The Dow Jones Industrial Average fell 800 points — or 3.05% — on Wednesday, after the bond market flashed a warning sign that's predated every recession for the past 50 years.
Why it matters: Wednesday was the stock market's single worst day of 2019. The "yield curve inversion" — which President Trump called "crazy" — comes when short-term Treasury bonds yield a higher rate than the long-term variety.
By the numbers: The S&P 500 dropped 2.93%, the Nasdaq closed down 3.02%, and U.S. bond yields also extended declines. The 10-year yield fell below the 2-year yield for the first time since 2007 — marking the "yield curve inversion" that spooked investors.
- As the market slumped, Trump blamed the Federal Reserve for raising interest rates "too much and too fast" in a series of tweets:
- "Our problem is with the Fed. Raised too much & too fast. Now too slow to cut. Spread is way too much as other countries say THANK YOU to clueless Jay Powell and the Federal Reserve. Germany, and many others, are playing the game! CRAZY INVERTED YIELD CURVE!"
The big picture: The inverted yield curve is just one example of concerning indicators, as Axios Markets' Dion Rabouin notes.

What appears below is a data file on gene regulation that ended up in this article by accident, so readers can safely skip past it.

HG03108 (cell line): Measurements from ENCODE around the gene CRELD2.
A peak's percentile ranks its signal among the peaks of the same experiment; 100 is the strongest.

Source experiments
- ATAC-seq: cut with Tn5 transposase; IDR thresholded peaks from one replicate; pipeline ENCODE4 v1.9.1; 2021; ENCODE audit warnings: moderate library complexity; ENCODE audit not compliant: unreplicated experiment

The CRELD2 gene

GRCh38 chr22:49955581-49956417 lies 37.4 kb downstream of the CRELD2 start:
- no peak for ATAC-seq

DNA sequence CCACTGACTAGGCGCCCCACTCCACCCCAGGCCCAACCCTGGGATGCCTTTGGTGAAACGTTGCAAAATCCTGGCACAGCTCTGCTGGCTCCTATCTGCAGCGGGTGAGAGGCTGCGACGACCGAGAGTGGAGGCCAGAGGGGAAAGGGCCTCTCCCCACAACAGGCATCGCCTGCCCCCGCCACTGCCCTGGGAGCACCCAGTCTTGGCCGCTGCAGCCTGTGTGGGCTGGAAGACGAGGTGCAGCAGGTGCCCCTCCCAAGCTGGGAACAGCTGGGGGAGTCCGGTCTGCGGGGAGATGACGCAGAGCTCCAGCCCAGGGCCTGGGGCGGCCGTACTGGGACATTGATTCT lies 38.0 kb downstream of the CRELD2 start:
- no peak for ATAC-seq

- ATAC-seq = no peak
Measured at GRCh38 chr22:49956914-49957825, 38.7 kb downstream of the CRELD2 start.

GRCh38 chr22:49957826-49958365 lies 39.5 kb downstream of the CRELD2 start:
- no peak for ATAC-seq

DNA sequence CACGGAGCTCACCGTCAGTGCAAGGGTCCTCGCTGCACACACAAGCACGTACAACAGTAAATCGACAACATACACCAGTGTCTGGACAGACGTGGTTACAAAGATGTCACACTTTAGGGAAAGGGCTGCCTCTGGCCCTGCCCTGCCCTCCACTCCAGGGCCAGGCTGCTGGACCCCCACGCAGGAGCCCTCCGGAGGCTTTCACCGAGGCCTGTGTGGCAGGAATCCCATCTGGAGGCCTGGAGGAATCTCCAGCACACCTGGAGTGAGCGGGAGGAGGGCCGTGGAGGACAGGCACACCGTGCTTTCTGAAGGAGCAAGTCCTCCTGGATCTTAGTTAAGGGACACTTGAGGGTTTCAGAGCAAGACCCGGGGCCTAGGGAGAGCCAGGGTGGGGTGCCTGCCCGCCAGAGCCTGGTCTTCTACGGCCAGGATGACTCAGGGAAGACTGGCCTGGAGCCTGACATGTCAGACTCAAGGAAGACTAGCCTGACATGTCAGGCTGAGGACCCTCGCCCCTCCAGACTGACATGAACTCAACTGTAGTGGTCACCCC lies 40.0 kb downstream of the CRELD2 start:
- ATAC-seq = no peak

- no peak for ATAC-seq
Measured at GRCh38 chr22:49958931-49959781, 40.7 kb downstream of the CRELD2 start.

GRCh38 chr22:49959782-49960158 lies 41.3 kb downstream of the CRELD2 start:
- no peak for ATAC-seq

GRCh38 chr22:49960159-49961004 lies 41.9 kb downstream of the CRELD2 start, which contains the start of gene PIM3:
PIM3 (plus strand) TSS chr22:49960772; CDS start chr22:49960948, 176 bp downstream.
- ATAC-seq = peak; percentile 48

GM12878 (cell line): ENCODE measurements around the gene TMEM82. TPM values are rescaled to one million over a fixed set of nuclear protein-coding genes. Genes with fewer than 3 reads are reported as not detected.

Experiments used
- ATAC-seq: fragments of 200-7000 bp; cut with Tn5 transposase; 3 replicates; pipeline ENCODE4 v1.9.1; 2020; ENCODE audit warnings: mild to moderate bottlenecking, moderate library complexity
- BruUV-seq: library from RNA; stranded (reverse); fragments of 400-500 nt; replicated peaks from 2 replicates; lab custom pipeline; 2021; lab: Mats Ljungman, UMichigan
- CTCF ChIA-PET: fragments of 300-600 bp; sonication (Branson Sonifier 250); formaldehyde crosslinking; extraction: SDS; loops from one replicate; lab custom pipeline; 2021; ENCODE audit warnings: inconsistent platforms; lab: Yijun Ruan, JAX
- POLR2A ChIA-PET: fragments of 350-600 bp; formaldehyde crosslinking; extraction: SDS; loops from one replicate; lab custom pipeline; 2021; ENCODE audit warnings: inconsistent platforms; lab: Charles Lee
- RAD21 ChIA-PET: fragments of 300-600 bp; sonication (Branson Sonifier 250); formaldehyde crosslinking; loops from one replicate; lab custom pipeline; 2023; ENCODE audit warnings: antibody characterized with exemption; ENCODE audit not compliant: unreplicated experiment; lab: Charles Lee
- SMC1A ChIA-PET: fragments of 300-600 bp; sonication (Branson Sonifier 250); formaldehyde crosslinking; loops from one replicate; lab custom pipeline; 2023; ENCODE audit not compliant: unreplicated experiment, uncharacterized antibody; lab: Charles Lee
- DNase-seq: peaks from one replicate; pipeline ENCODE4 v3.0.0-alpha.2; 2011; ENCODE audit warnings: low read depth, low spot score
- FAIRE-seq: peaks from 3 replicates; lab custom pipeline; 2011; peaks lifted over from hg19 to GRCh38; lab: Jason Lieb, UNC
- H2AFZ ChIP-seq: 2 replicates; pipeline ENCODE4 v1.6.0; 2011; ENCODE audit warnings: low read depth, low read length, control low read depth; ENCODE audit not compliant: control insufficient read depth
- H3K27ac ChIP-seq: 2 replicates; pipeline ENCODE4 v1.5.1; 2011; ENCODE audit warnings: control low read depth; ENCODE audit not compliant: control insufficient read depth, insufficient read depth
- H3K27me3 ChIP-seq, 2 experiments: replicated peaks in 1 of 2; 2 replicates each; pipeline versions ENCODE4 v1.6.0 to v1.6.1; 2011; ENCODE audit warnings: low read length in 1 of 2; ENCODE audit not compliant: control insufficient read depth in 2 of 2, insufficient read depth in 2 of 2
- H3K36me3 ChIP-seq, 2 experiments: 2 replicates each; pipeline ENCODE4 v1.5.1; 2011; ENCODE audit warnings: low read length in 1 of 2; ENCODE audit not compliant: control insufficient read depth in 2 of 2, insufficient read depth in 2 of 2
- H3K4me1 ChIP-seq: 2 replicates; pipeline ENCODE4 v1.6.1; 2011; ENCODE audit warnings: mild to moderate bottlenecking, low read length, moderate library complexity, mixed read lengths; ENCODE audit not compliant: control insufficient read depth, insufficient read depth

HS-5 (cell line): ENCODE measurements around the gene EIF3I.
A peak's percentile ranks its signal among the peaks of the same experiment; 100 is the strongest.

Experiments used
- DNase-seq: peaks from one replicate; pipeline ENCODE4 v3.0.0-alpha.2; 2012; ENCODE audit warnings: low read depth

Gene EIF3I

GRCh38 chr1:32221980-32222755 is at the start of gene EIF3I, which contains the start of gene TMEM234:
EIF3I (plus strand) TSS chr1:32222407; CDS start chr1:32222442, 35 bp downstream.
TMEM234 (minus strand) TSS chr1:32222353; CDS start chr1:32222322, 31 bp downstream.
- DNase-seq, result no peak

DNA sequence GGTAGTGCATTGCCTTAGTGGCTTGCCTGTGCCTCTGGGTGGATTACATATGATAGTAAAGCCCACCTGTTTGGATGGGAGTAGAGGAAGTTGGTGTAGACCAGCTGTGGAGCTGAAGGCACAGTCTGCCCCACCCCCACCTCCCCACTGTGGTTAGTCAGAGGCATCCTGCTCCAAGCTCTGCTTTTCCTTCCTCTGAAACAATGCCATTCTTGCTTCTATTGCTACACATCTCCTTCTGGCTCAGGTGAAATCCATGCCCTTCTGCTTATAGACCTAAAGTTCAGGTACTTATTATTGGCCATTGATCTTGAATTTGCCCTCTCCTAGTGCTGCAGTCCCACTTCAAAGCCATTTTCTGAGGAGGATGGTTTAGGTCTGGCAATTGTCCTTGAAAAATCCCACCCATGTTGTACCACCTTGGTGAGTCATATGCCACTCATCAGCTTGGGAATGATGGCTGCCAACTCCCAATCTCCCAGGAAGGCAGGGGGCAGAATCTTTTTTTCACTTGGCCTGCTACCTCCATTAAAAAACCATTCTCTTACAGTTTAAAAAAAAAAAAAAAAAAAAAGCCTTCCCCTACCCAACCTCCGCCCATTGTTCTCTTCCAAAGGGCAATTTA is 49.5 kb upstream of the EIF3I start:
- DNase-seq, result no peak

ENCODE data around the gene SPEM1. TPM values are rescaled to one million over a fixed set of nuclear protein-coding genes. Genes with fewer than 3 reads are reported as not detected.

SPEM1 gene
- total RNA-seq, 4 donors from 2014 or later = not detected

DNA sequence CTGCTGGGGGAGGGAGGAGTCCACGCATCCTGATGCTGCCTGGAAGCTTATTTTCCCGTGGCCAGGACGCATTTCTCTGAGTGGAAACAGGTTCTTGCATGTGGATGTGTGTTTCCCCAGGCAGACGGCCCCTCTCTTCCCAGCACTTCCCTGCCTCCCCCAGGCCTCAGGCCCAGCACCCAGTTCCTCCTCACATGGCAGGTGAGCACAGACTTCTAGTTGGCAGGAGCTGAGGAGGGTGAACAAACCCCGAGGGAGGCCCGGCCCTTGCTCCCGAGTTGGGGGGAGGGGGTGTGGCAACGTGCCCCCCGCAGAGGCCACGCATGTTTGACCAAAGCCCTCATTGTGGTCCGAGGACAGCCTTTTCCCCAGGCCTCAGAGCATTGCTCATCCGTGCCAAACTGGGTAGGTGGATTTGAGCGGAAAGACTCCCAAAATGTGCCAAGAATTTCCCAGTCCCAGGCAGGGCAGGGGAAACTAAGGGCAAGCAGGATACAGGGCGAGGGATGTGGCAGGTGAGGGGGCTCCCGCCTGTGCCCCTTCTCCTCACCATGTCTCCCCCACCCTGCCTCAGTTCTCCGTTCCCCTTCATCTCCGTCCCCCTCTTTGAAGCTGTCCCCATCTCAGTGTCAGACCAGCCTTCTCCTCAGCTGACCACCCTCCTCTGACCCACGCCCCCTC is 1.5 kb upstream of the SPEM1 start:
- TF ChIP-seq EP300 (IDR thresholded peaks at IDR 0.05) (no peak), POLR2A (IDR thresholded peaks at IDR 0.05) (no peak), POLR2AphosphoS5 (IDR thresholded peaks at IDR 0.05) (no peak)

- Global economic data has worsened in 2019, with Japan and 3 of Europe's 4 largest economies — Germany, Italy and the U.K. — heading toward recession by year-end, and China growing at its slowest pace in 27 years.
- The bond market has priced in the negative effects of the trade war, triggering recession alarms this year that have been accurate since World War II.
- Those alarms included the New York Fed's recession probability indicator hitting its warning level.
What they're saying:
- Invesco's Kristina Hooper to WSJ: “The Fed doesn’t have the cure for an economic slowdown or recession. ... But I do think the Fed has the antidote for the stock-market selloff.”
- Credit Suisse's Jonathan Golub on Bloomberg TV: “This is not a positive sign for the market. ... The Fed is totally empowered to change this dynamic and the market is saying they have to.”
What's next: Markets "tend to keep moving higher immediately following a yield-curve inversion," WSJ notes.
- "Since 1978, the S&P 500 has risen 13%, on average, from the first time the spread inverts on a closing basis to the beginning of a recession."
The bottom line: Wednesday's sell-off reconciled what has so far been conflicting sentiments between the bond and stock market.
- As investor optimism has pushed stocks to record highs, the bond market has consistently sent a much more cautious message — that a recession is coming sooner than we think.